Commissioner James Mullin (R-1) sat out most of the brawl but eventually observed that there had been “oodles of public comment” on the issue and going ahead with the public hearing was fine with him: “Let’s hear what everyone has to say.”

Commissioner Michael Dunn (R-3) didn’t say a word during the debate.

Tags: , , , , , , , , , , , , , ,

11 Responses to Paging Dr. Broomell: Cecil County Commissioners Differ on Diagnosis of Drug Clinics, Law, Litigation

  1. Ron Lobos on January 3, 2012 at 8:37 pm

    It’s good to know that Commissioner Dunn has his handle on this situation. I hope that ring doesn’t fall out of his nose, otherwise, Broomell won’t know where to hold him as she shows him how to vote in her favor. As for Mullin, he needs to produce some intestinal fortitude and learn how to put Broomell in her place.

    • 1Citizen on January 26, 2012 at 9:21 am


      We have a Commissioner who contributes nothing to policy debates, doesn’t do his homework, doesn’t engage with public or press, puts in absolute minimum hours per week.

      Enough. He should be booed whenever he makes an appearance, and a petition calling for his resignation should be circulated at every county meeting. He’s an embarrassment to our county and it’s time we retaliate.

      Even if Mullin loses, he’ll be in office the rest of the year. Time to drive Dunn out now. If he doesn’t succeed it will at least weaken the other two Amigos and the Smipkin machine.

      • tina on January 27, 2012 at 4:03 pm

        Now if dunn doesn’t have his part time commissioner job how will he pay his wage attachment?

  2. Alexis on January 4, 2012 at 10:48 am

    Queen Broomella knows better than all others. So what if Dr. Lewis, MD and attorney, opposes her plan. So what if the Planning Commission objects to her plan. So what if other commissioners have researched the issue and oppose her plan. Other commissioners are “obstructionist” if they oppose her plan. “You haven’t listened to the public” she cries in an attempt to demonize Hodge and Moore. She recruits neighbors of the proposed Rose’s Diner clinic to loudly recite her biased version of the facts while scoring political points and harming her “political enemies”. I urge Queen Broomella to research “ex post facto”. Better yet, assign ths task to Broomette Dunn who seems to have lots of time on his hands.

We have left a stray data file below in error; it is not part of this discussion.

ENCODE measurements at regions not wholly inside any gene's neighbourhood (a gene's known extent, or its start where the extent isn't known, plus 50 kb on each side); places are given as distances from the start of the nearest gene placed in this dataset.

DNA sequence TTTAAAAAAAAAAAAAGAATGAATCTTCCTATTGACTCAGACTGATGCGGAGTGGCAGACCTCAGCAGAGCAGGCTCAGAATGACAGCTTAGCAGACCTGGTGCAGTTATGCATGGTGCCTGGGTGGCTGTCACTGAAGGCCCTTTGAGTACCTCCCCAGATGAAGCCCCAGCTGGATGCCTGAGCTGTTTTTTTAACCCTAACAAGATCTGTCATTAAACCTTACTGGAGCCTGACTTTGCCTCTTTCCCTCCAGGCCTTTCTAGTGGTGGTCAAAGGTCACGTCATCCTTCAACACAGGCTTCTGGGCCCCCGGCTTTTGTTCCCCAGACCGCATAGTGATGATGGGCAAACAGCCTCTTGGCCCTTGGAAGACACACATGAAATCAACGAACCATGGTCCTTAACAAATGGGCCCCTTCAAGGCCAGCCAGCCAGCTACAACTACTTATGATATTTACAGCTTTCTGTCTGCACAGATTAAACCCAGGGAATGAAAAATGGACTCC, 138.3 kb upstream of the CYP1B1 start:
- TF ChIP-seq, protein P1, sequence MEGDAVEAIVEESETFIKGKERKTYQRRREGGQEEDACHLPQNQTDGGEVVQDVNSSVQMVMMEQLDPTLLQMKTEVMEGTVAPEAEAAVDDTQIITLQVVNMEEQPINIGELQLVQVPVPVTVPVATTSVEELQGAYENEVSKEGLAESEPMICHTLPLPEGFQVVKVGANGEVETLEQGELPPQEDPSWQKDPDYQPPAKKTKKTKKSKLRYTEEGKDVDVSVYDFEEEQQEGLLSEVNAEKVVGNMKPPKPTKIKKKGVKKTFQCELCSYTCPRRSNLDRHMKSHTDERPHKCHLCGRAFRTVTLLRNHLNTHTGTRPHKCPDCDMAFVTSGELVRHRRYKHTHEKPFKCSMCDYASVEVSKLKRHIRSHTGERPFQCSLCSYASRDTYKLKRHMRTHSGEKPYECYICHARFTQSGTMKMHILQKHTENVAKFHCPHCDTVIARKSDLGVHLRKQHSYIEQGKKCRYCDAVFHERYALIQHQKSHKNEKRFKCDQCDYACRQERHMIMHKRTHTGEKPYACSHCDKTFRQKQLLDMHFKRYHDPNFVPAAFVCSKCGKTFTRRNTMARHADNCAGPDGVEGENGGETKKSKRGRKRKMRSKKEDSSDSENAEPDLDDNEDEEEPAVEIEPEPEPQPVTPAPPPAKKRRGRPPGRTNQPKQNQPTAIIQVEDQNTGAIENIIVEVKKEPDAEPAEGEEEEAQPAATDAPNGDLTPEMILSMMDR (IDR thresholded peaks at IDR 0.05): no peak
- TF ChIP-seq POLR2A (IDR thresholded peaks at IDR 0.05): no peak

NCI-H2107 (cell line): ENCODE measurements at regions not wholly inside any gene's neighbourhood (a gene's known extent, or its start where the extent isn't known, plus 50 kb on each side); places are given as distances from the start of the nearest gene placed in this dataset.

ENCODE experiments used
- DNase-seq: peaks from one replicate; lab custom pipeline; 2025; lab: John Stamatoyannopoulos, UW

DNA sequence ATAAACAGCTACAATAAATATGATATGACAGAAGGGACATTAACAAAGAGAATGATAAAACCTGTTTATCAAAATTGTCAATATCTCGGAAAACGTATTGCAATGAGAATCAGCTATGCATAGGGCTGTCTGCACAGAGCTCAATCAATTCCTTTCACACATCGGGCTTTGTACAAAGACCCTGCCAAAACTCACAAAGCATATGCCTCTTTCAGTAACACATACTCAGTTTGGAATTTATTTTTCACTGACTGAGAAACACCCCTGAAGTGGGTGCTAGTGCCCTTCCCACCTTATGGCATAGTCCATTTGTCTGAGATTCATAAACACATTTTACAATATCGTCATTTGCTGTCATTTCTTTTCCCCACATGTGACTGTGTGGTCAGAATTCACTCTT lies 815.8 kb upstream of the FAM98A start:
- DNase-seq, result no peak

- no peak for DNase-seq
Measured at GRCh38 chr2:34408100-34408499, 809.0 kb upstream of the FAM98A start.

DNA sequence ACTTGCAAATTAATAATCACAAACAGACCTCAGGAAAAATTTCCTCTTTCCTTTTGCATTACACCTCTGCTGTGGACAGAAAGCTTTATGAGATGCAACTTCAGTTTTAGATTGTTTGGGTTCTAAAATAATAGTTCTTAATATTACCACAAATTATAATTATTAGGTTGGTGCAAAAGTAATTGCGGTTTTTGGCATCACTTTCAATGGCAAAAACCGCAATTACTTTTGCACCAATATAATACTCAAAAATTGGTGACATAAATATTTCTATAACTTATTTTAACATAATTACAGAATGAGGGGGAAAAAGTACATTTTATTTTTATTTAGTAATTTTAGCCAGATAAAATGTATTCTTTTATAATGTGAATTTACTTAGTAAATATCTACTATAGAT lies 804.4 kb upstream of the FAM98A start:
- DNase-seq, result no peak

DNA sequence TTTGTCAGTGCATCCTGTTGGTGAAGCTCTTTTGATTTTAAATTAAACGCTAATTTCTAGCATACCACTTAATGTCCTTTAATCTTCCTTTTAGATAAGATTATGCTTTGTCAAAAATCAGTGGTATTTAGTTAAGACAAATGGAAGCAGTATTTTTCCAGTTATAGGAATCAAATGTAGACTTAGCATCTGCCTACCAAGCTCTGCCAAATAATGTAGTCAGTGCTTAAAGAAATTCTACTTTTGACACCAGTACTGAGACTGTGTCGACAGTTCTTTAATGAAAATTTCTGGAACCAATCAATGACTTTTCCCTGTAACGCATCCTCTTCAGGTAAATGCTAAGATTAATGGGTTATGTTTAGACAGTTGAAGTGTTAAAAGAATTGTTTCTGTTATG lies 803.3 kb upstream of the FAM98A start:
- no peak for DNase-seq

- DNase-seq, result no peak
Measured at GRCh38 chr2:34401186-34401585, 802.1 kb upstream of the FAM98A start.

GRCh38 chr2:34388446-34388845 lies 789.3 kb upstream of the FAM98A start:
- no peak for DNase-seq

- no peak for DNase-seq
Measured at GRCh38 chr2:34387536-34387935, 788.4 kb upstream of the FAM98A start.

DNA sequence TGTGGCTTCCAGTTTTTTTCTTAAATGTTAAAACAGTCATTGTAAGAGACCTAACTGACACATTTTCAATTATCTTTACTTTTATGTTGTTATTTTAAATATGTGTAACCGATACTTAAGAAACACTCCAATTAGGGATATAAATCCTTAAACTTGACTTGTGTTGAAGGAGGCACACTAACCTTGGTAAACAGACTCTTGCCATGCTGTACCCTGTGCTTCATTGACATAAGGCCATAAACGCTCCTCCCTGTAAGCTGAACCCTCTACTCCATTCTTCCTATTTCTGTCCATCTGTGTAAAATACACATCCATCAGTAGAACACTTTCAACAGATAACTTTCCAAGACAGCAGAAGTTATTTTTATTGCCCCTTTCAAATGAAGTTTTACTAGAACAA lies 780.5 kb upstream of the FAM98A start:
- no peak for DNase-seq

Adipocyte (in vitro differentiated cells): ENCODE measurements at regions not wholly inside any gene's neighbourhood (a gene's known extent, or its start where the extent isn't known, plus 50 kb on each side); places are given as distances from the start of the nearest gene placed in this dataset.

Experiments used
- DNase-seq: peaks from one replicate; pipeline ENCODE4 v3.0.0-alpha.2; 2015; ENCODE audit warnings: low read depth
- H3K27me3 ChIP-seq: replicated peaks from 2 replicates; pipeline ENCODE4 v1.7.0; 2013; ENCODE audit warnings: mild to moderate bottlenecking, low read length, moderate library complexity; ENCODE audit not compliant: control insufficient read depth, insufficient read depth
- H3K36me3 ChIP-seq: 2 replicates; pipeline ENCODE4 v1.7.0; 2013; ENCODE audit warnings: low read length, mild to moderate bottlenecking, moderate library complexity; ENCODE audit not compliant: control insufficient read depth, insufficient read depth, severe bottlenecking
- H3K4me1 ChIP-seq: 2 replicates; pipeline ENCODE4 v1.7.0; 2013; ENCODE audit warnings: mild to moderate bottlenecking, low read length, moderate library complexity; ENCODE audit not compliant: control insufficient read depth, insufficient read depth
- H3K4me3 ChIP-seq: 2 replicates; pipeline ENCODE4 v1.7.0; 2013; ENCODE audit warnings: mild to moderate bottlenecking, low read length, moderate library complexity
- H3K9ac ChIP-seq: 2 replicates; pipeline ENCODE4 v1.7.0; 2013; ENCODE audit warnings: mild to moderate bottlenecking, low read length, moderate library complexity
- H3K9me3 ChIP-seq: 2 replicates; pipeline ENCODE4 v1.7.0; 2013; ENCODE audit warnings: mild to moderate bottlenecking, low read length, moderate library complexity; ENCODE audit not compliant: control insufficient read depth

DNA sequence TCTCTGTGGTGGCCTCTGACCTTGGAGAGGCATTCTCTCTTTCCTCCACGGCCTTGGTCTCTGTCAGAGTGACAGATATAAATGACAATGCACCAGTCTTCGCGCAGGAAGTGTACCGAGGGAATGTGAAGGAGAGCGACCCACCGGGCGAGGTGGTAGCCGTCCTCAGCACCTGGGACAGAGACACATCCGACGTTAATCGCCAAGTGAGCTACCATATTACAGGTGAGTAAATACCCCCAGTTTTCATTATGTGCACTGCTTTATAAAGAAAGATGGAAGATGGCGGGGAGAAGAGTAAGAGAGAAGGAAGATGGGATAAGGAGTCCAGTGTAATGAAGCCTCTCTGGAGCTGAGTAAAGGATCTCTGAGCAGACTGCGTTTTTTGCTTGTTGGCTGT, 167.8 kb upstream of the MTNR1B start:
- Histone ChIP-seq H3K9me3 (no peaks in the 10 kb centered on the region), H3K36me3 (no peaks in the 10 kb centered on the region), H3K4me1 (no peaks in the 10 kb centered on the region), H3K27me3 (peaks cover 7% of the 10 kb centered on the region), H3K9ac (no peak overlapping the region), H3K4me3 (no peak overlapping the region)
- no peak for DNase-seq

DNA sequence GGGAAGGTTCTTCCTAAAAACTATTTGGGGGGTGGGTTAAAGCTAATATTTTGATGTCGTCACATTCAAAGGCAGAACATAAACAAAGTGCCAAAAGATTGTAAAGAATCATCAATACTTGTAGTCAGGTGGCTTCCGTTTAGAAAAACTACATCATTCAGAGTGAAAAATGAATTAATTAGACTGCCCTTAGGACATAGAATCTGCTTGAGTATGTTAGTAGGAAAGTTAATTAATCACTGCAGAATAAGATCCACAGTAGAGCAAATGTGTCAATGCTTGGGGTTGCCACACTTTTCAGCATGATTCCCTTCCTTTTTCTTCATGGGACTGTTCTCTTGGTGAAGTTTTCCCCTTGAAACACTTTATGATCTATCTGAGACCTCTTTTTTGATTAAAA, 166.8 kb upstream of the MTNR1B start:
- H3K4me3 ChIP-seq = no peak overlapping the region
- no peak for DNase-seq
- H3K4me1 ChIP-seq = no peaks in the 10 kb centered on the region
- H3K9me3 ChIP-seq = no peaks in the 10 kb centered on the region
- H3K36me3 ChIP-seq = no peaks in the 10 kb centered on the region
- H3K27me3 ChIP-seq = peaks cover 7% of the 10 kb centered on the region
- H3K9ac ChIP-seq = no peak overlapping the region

3. someonewhocares on January 4, 2012 at 12:58 pm

    I am glad the amendment was passed last nite. enough of the clinics. if we let Moore and Hodge spend more time on this it will become another animal control ordinance. 3 years later and still nothing to show. at least something is getting done.

    • Alexis on January 5, 2012 at 9:11 am

      Dear someonewhocares,
      The “something” that is getting done is an ordinance that does not define the “clinics” being controlled. Does the term include dialysis “clinics”, Patient First type “clinics”, physical therapy “clinics”? This was passed without due diligence so that Queen Broomella could score political points. Forget Mullin and Dunn, who seem terrified of her and The SMIPKIN. Listen to the tapes of the meetings on the county website.You will see that Broomell is the one who “misrepresents the truth”.

      • Jane on January 25, 2012 at 1:32 pm

        This is already going to Federal Court. What a shame Cecil county will have to bear the burden of discriminatory decisions.

        • Alexis on January 26, 2012 at 11:12 pm

          Queen Broomella does not care. She is all about tricking the voters in the upcoming election. If court cases are not decided before the primary, and they probably won’t be, she will have the support of the duped anti-clinic NIMBY crowds.

  4. Ron Lobos on January 5, 2012 at 9:57 am

    That last statement should be signed by “someone who cares only about themselves”. Again, the 3 Amigos disregarded the opinions of Planning Commission. I kind of wonder why we even have a Planning Commission. It is Broomell herself who is burying her head in the sand. This is just one more reason why we need to neutralize the 3 Terrorists.

  5. elaine barclay on January 6, 2012 at 12:03 am

    As a treatment provider, I am ashamed of the backwards behavior of some of our County Commissioners.This discriminatory ordinance shows the pathetic beliefs that some people still feel towards the addict.I find it difficult to believe that our elected officials are unable to learn a few simple facts: treatment reduces crime rates, treatment reduces mortality rates, treatment reduces rates of transmission of disease. Treatment gives people the opportunity to try and live again without the weight of addiction hanging around their neck.

    • Jane on January 25, 2012 at 1:34 pm

      What is a shame is that only a few people get the Cecil Whig’s ear. Every post on the Cecil Whig’s website by me has been deleted. Not every resident feels that addicts in recovery are “leopards.”

Leave a Reply to Jane Cancel reply

Your email address will not be published. Required fields are marked *


Fine Maryland Wines
Proudly made in Cecil County